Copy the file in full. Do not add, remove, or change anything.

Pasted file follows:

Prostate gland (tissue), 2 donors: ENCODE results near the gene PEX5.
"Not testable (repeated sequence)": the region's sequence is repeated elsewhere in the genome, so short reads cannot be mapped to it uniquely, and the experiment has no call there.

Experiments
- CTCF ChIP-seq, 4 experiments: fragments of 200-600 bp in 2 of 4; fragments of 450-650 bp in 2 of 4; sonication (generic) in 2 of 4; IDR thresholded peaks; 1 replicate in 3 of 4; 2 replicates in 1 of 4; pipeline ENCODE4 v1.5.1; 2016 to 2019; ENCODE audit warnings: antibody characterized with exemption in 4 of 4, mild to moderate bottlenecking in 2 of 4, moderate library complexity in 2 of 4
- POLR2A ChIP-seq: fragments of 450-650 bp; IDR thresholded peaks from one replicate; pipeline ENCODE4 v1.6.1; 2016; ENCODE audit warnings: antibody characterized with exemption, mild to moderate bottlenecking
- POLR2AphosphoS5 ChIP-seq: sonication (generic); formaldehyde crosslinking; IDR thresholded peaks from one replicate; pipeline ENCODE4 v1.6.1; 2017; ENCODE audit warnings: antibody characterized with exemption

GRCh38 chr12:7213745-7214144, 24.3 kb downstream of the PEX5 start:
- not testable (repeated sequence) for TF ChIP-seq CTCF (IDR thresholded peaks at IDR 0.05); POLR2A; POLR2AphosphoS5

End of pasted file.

Prostate gland (tissue), 2 donors: ENCODE results near the gene PEX5.
"Not testable (repeated sequence)": the region's sequence is repeated elsewhere in the genome, so short reads cannot be mapped to it uniquely, and the experiment has no call there.

Experiments
- CTCF ChIP-seq, 4 experiments: fragments of 200-600 bp in 2 of 4; fragments of 450-650 bp in 2 of 4; sonication (generic) in 2 of 4; IDR thresholded peaks; 1 replicate in 3 of 4; 2 replicates in 1 of 4; pipeline ENCODE4 v1.5.1; 2016 to 2019; ENCODE audit warnings: antibody characterized with exemption in 4 of 4, mild to moderate bottlenecking in 2 of 4, moderate library complexity in 2 of 4
- POLR2A ChIP-seq: fragments of 450-650 bp; IDR thresholded peaks from one replicate; pipeline ENCODE4 v1.6.1; 2016; ENCODE audit warnings: antibody characterized with exemption, mild to moderate bottlenecking
- POLR2AphosphoS5 ChIP-seq: sonication (generic); formaldehyde crosslinking; IDR thresholded peaks from one replicate; pipeline ENCODE4 v1.6.1; 2017; ENCODE audit warnings: antibody characterized with exemption

GRCh38 chr12:7213745-7214144, 24.3 kb downstream of the PEX5 start:
- not testable (repeated sequence) for TF ChIP-seq CTCF (IDR thresholded peaks at IDR 0.05); POLR2A; POLR2AphosphoS5